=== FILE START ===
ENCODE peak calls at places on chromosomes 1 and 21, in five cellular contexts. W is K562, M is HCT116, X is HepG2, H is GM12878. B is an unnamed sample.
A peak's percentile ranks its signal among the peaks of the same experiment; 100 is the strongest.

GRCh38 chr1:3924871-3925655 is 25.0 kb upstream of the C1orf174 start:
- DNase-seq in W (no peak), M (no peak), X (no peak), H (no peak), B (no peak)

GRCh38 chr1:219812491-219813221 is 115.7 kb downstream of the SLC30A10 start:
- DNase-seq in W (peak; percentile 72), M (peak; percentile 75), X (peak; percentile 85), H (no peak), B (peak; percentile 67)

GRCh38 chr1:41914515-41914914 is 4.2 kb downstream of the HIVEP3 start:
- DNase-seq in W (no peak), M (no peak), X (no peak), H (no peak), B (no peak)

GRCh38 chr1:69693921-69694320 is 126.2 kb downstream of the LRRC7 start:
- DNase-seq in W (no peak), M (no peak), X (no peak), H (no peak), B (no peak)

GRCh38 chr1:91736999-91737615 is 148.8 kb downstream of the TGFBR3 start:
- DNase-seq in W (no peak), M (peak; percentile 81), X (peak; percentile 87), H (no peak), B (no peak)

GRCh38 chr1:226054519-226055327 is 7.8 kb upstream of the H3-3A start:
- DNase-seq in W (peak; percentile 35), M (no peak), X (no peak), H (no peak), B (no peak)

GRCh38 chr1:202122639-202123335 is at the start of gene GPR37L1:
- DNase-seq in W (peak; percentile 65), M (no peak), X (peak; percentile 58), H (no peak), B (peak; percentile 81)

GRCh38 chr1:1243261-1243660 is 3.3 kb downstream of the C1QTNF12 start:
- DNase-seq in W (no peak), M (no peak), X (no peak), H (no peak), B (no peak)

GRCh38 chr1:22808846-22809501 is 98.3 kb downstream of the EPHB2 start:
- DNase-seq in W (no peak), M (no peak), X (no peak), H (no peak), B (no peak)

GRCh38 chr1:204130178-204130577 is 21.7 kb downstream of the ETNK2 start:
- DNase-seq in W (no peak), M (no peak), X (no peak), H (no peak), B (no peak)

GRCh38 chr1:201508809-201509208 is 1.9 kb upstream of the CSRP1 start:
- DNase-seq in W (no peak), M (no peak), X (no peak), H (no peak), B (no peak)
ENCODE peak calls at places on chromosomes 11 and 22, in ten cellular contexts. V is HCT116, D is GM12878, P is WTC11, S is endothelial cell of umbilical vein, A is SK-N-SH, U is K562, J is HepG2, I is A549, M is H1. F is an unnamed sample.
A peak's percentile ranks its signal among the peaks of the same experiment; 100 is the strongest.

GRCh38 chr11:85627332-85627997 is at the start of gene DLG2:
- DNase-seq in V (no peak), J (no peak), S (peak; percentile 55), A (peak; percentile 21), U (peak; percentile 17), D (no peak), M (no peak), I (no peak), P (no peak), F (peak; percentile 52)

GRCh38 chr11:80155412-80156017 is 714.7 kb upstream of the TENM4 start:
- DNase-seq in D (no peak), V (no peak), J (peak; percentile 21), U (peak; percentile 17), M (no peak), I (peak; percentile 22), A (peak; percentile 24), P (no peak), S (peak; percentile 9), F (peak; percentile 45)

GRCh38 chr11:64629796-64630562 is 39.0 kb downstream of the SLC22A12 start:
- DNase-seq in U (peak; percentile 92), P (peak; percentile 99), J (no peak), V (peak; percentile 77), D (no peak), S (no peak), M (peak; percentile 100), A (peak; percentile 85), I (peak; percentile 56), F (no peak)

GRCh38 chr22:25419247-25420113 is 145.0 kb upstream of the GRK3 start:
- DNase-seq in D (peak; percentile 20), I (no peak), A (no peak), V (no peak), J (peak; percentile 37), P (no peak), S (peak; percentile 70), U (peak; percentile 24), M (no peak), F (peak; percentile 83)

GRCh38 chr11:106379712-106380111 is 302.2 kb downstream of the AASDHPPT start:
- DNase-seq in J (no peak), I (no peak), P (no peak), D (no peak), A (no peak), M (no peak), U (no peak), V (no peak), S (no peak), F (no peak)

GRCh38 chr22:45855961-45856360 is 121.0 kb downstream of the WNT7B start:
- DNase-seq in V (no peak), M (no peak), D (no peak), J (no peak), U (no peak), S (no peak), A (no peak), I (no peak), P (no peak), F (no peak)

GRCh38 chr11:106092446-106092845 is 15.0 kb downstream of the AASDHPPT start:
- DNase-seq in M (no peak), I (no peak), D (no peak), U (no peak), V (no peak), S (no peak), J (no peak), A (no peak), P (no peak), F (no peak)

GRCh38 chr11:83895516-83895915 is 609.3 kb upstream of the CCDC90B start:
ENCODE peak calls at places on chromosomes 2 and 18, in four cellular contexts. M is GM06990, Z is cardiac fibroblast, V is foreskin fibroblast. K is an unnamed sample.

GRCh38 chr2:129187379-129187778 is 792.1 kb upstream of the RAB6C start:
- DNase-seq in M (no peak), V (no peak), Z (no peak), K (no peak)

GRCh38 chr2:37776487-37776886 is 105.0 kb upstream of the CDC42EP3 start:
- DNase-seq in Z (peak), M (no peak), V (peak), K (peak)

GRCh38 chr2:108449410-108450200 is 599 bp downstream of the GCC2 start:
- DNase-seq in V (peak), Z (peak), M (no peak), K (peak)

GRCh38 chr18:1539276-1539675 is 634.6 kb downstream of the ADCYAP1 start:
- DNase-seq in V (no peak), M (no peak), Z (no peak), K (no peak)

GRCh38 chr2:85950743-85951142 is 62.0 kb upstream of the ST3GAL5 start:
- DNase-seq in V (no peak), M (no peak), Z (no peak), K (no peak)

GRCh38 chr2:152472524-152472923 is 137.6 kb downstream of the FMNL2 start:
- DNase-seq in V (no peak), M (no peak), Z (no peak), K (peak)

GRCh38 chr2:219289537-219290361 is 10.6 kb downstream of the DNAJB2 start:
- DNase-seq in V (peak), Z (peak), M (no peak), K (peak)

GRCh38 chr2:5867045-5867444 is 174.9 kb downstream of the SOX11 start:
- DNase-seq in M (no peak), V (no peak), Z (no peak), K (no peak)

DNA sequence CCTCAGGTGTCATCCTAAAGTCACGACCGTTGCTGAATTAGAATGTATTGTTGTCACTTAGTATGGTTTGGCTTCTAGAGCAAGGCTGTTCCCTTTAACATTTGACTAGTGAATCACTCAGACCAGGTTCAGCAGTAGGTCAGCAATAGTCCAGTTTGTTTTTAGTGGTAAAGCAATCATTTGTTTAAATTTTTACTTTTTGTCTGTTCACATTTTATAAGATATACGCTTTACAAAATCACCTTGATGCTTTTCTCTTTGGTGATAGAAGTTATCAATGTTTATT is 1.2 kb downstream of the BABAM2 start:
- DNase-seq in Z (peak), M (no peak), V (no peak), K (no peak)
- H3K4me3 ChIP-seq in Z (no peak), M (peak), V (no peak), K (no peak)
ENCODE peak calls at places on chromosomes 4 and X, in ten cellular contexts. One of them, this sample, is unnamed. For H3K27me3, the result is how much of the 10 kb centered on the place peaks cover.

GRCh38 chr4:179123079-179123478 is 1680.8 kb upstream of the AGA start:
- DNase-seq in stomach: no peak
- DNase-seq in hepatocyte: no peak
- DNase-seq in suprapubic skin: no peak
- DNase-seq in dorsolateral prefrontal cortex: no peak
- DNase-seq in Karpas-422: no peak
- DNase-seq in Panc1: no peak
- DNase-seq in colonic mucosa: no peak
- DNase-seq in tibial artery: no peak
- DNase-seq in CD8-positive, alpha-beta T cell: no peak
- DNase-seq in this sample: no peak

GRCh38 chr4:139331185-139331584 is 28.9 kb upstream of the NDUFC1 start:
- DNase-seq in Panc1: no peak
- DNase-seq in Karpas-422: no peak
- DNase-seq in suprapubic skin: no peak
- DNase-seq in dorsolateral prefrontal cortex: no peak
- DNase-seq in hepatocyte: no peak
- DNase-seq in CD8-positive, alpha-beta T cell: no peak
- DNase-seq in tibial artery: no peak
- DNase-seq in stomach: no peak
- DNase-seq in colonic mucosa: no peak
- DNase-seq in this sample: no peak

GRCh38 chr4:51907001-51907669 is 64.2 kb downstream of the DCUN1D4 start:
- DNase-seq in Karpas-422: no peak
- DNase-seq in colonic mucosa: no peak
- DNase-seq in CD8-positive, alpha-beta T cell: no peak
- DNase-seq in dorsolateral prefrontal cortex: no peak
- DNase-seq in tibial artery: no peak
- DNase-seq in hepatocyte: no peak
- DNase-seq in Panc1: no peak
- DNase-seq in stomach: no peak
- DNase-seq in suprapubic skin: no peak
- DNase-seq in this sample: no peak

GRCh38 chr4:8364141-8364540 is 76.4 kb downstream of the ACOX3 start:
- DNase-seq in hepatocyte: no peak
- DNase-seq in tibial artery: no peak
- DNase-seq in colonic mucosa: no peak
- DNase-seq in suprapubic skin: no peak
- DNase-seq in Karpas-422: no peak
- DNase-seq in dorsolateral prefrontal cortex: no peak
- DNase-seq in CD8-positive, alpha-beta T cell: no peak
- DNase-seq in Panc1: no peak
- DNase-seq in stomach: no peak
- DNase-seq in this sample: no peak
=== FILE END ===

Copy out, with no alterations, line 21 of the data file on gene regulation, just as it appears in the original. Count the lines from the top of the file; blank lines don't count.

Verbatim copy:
GRCh38 chr1:204130178-204130577 is 21.7 kb downstream of the ETNK2 start: